Many explain it as having hundreds of mosquitoes biting you all over at the same time. Most of the time you will not be aware that you have been stung by the hundreds of Thimble Jellyfish that you have come in contact with. Spring/Easter season brings the ‘Pica Pica’ jellyfish to the shores of Belize.
The Thimble Jellyfish make their appearance to the shores of Belize during the windy days between March and May, but its not uncommon to find these jellyfish from late January all the way to June. They suddenly arrive when the high winds and strong currents start making their way into the area.
The Thimble Jellyfish is locally known as the Dedal and the discharge of their larvae is called the Pica Pica, although locals call the jellyfish Pica Pica. It is this discharge that contains the stinging cells that will cause a skin irritation. Many will find that playing with the actual jellyfish will not cause any skin irritation unless they are releasing their larvae.
This marine animal is a small jellyfish resembling a thimble that measures about 1″ in diameter and is conspicuously mottled with dark brown markings. They appear in dense aggregations which are transported by winds and current.
So if you are planning of having some fun in the sea during this time of year in Belize, BE WARNED and make sure you keep away from them.
Why Is There A Need For A Warning On The Thimble Jellyfish?
Accidental contact with this jellyfish causes a skin rash known as sea bathers eruption. This dermatitis is characterized by the acute appearance of small itchy erythmas that may, in some cases, evolve into pustules. This eruption occurs predominantly on body areas that are covered by the bathing suit or subjected to pressure or rubbing, such as armpits, neck, groin and inner thighs. In some cases the dermatitis includes chills, fever nausea, headache and weakness, particularly in children. Symptoms don not appear until hours (1 to 24) after leaving the water. Because of this, sea bathers eruption is sometimes confused with viral gastroenteritis or varicella (chicken pox). The lesions usually persist from a few days to weeks, after which they spontaneously heal.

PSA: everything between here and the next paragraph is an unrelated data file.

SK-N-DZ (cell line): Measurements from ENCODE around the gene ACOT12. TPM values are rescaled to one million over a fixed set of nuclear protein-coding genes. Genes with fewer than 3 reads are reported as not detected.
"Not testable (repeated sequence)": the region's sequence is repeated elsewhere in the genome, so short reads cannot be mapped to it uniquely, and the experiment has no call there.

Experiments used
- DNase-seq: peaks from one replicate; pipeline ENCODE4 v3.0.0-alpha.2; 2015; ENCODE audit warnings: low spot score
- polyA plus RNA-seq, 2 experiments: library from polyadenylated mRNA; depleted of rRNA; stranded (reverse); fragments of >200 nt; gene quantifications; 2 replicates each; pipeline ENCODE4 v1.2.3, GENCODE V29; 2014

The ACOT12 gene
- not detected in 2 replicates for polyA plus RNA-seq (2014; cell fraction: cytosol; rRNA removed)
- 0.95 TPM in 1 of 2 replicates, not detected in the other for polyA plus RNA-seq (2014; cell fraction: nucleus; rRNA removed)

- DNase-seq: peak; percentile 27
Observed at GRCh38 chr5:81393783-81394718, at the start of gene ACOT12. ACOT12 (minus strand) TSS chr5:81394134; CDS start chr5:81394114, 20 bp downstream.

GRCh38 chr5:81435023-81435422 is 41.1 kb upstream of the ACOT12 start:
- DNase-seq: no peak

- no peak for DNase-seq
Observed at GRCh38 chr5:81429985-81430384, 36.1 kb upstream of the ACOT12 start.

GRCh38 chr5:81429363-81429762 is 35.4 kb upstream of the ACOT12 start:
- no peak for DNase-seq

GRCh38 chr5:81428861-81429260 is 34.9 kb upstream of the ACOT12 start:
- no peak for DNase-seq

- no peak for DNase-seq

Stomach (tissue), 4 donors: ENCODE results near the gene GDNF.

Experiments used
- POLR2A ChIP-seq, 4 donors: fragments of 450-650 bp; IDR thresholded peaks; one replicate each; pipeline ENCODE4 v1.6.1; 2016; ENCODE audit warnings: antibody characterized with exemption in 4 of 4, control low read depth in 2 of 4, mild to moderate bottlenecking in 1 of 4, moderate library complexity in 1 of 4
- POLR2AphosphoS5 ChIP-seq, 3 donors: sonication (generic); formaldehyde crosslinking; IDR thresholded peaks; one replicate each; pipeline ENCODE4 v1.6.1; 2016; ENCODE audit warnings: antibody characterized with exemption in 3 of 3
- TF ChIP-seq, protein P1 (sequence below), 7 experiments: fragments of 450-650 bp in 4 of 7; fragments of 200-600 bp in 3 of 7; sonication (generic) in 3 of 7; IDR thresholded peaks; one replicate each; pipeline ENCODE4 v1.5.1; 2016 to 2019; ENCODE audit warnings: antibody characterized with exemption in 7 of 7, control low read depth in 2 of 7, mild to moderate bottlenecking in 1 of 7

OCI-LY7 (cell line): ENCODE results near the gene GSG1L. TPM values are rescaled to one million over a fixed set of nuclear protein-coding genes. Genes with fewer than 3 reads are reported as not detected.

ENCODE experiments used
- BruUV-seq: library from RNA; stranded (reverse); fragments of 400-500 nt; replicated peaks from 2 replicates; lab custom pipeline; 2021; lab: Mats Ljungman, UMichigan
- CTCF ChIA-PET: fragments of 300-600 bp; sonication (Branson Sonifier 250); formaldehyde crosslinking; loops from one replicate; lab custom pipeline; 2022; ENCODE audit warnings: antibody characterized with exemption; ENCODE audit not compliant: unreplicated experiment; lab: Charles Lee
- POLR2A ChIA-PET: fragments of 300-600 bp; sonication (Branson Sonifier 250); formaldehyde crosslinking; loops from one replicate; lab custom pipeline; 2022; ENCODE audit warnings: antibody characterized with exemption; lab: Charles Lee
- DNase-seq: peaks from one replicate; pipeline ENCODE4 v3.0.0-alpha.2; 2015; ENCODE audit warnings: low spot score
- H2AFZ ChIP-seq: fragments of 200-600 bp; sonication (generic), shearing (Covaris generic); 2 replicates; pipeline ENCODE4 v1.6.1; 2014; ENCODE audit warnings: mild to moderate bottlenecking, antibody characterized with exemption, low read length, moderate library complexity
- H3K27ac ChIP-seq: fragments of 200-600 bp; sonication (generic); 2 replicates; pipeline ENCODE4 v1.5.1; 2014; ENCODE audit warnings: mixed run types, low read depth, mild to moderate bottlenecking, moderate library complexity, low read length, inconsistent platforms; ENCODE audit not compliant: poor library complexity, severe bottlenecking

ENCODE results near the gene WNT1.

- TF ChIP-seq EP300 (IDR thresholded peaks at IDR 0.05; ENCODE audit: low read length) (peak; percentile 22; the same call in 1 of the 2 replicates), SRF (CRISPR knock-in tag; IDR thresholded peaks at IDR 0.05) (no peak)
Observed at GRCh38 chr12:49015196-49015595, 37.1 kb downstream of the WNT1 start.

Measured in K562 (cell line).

Some Preventative Measures.
Persons with histories of allergies should avoid swimming in waters infested with Thimble Jellyfish. Swimmers who must risk exposure should avoid the use of T-Shirts as they trap the thimble Jellyfish between skin and clothing thus increasing the severity of the reaction. After exposure to seawater, swimmers SHOULD NOT SHOWER WITH FRESH WATER. Fresh water triggers the stinging cells. It is advisable to change out of bathing suit as soon as possible and apply vinegar which neutralizes the nematocysts that cling to the skin but have not yet released their toxins. Bathing suits should be thoroughly washed with detergent as symptoms may recur if contaminated suits that were poorly washed are re-worn.
Is there Treatment?
When the lesions are minimal the application of creams and lotions to reduce the rash is recommended. The use of antihistamines is often helpful but should not be done without consulting a physician. In severe cases, topical and systemic steroids may be used but always under medical supervision. IMORTANT, DO NOT SCRATCH the affected areas because this can lead to skin infections.